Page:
SPCE 2020 Slide Template (application/vnd.openxmlformats-officedocument.presentationml.presentation) Download (847.106 KB)

The symposium caters to both practitioners and academics. For this purpose, the format of the submissions is divided into two categories: Presentation (without Formal Paper) and Formal Paper (with Presentation (of Formal Paper)), both having different submission requirements. Please read the following Author & Presenter Instructions carefully to ensure an accurate submission.

The SPCE Powerpoint Presentation can be found here.

We invite Presenters to submit an Abstract and Reviewable Presentation (without Formal Paper) using the online submission system, EDAS, for presentation at SPCE 2020. The abstract should summarize the scope of the presentation, the primary results and findings, and be accompanied by a draft, reviewable Presentation for review. This material is needed by the first Author/Presenter deadline of July 1, 2020, so that the Technical Program Committee (TPC) will be able to understand the originality and the value of the work, and its appropriateness for SPCE 2020. It will also allow for the TPC to make choices on program content based on the quality of submission, redundancy with similar submissions, etc., since it is anticipated that there will be more submissions than presentation time periods (slots). 

A submission implies a willingness to register and present the work if the Abstract and Presentation (without Formal Paper) is accepted for presentation at the symposium. 

Authors are invited to submit an Abstract and Reviewable Formal Paper reporting original research of theoretical or applied nature using the online submission system, EDAS. Incomplete submissions may be automatically rejected. The Abstract should summarize the scope of the paper and explicitly include the primary results and findings, emphasizing new advances, theories and/or applications. The reviewable Formal Paper should contain enough content so that the TPC will be able to understand the originality and the value of the work. It will also allow the TPC to make choices on program content based on quality of submission, redundancy with similar submissions, etc., since it is anticipated that there will be more submissions than presentation time periods (slots). Submissions not selected will be either redirected to SPCE 2020 or other PSES forums, or held in reserve in case of late cancellations.

A submission implies willingness to register and present the work if the Formal Paper is accepted for presentation at the symposium. Authors must submit the final version of the Formal Paper, including a Presentation (of Formal Paper), register for the symposium, and attend to present their work. 

Manuscripts will be reviewed by the Technical Program Committee. Authors of accepted full papers must submit the final paper version according to the deadline, register for the workshop, and attend to present their papers. The maximum length for final papers is 6 pages without exceptions.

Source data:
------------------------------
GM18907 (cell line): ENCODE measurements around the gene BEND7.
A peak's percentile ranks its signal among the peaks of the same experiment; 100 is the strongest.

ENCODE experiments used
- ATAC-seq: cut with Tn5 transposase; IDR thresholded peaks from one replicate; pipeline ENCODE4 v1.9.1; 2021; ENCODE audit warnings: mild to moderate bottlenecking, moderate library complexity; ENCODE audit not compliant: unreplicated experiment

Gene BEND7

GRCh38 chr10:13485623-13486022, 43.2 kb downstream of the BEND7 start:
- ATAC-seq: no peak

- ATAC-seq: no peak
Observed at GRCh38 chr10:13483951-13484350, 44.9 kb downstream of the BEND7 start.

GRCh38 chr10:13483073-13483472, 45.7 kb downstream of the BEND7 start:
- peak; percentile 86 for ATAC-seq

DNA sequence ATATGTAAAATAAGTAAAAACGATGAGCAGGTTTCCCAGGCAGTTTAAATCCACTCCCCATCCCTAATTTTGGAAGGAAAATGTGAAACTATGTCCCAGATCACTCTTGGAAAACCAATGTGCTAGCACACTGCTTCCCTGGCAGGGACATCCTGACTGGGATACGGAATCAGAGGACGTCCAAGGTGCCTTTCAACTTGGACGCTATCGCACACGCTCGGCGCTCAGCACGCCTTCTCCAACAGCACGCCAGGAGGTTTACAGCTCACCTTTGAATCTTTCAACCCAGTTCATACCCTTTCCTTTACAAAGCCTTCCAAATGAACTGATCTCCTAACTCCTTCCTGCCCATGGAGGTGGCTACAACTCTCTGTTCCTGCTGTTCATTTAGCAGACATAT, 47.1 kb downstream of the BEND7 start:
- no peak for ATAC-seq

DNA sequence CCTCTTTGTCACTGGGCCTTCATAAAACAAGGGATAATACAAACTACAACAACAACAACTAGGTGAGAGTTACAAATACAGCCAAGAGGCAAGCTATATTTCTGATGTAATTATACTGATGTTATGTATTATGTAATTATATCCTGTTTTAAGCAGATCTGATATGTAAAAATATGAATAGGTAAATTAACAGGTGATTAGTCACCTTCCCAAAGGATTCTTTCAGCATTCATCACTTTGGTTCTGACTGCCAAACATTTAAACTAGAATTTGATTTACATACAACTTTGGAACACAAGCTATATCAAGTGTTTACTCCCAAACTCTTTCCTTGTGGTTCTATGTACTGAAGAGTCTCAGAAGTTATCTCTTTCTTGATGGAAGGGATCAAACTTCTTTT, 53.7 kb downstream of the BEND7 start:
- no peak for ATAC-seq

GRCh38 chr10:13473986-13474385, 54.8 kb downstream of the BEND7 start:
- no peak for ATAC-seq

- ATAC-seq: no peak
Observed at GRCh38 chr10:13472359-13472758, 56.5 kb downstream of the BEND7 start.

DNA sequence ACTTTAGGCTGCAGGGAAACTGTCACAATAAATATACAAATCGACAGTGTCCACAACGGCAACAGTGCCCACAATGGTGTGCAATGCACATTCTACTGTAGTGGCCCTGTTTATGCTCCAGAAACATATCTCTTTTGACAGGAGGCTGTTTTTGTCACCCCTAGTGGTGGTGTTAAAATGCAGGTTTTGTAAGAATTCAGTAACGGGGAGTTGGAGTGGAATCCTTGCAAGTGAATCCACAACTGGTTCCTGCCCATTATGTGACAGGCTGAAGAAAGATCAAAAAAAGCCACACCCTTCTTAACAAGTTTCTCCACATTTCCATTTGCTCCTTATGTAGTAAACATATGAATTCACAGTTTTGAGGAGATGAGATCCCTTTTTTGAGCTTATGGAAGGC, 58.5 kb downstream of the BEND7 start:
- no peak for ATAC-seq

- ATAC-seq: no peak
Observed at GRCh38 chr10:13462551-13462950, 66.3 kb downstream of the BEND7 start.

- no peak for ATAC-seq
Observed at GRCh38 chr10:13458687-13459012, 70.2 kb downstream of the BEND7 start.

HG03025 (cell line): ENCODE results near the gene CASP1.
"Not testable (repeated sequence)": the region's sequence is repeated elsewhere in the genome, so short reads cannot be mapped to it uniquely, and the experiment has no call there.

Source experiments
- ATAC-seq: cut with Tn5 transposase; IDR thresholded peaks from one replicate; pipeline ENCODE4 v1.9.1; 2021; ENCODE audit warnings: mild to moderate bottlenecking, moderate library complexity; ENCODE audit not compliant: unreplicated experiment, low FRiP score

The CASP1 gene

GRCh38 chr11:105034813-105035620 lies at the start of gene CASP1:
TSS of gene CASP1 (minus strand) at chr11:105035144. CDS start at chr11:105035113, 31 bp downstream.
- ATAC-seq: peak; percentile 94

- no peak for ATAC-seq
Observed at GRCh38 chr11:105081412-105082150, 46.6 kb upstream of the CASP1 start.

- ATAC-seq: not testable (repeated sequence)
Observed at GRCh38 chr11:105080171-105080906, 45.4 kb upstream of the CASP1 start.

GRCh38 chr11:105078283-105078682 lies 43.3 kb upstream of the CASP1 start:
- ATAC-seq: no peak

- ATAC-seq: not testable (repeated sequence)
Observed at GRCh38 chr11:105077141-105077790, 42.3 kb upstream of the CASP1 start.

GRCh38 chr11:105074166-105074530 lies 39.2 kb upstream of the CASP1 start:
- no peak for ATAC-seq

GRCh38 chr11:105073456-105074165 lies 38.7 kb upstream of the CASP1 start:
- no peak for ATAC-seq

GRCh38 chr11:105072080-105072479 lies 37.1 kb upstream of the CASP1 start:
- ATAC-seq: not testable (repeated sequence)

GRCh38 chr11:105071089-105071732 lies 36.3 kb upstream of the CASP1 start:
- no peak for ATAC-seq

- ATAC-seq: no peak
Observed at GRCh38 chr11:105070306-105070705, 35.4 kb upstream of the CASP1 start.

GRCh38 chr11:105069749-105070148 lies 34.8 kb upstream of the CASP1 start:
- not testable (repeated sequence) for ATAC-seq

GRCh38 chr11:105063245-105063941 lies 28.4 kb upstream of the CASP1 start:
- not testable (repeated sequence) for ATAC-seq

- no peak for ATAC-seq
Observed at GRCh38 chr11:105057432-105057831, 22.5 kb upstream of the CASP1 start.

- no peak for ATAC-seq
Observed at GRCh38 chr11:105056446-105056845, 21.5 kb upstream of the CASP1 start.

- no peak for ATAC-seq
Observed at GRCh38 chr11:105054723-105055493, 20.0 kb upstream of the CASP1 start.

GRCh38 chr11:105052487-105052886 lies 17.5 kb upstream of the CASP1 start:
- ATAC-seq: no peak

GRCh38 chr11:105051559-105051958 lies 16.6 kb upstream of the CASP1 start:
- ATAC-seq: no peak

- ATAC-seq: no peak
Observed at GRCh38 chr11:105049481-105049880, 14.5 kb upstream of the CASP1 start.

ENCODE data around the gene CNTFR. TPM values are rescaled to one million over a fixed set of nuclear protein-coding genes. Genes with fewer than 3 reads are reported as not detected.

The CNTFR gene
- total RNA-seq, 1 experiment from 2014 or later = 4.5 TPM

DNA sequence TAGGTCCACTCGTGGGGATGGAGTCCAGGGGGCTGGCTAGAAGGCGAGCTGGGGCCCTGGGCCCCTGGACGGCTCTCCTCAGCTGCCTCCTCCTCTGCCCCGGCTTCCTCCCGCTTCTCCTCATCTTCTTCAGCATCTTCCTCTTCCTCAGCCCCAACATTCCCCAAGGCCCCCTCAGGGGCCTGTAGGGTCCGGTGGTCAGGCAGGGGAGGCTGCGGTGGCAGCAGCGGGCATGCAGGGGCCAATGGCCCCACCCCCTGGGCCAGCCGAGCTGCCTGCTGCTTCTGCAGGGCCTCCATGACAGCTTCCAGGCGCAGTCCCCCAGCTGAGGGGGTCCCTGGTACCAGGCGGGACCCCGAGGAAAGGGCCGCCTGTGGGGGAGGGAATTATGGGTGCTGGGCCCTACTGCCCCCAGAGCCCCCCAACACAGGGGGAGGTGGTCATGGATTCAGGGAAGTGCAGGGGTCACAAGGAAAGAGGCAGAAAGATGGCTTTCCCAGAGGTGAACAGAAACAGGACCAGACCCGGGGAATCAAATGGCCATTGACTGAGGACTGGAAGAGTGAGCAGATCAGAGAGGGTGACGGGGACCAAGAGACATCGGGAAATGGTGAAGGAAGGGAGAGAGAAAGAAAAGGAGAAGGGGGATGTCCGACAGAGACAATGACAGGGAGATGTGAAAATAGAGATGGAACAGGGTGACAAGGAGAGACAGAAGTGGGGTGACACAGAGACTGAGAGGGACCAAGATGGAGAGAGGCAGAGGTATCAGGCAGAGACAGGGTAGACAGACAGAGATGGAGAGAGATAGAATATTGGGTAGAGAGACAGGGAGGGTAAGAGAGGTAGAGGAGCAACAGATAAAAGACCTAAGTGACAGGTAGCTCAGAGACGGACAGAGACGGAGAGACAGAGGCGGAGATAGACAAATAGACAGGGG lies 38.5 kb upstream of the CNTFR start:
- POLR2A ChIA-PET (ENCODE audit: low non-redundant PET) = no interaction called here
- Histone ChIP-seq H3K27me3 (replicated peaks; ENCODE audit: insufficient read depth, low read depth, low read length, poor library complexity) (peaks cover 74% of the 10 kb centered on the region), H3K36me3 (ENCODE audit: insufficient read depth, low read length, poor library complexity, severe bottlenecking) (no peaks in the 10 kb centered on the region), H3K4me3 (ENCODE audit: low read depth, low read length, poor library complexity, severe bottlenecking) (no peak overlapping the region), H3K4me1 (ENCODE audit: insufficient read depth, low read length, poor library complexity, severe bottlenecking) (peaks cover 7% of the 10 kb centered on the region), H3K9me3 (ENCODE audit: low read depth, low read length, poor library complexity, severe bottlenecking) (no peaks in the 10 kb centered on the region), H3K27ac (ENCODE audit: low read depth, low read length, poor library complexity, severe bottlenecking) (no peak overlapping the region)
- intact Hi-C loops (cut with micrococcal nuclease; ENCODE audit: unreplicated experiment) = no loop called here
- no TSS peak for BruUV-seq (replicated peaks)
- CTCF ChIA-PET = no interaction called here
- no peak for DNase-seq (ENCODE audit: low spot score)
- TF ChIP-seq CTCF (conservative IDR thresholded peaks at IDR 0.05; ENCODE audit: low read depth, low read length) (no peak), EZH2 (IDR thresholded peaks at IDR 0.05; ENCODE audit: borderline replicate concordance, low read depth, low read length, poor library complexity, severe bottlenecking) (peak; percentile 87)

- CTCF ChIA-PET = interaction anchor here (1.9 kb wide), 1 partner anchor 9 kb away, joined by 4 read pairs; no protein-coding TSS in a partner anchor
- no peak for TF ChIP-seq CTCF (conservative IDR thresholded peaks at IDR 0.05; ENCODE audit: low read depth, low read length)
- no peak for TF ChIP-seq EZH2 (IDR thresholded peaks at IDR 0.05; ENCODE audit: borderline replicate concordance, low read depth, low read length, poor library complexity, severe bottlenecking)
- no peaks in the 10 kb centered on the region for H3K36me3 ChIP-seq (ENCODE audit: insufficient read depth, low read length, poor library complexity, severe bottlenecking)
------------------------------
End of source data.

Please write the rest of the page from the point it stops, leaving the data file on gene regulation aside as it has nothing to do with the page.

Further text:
For your convenience, the IEEE Style Manual and Conference Paper Templates in various formats are available here. *The maximum length for final papers is 6 pages without exceptions.

High-quality papers that are accepted and presented will be submitted for inclusion in the IEEE Xplore digital library and indexed by EI/Compendex.

Author Registration & Submission

The safety and well-being of all conference participants is our top priority. Please know that our thoughts are with all those affected by the COVID-19 outbreak. We apologize for any inconvenience the cancellation of the onsite program may have caused our participants.

The SPCE 2020 Organizing Committee has decided to offer an online platform for accepted authors to upload recorded presentations. In order to be eligible, the following steps should already be completed:

1.     Electronic Copyright via EDAS.

2.     Final Manuscript submitted via EDAS.

3.     Paid all necessary registration/publication fees (more information on pricing below).

In order to be published in the SPCE 2020 Proceedings, and in IEEE Xplore, you must complete the three steps above as well as submit your pre-recorded presentation by October 15th.

Presentations without papers should prepare a 45-minute pre-recorded presentation. These will be followed by a 10-minute Q&A session during the virtual conference.

Full Papers should prepare a 15-minute pre-recorded presentation. These will be followed by a 5 minute Q&A session during the virtual conference.


The registration rates have been adjusted to accommodate the move to an online platform. The updated fees are as follows:

IEEE & PSES  Members Early Registration   $185

Non-Members Early Registration        $235

IEEE & PSES Members Late Registration      $210

Non-Members Late Registration          $260

IEEE Life Members & Students $85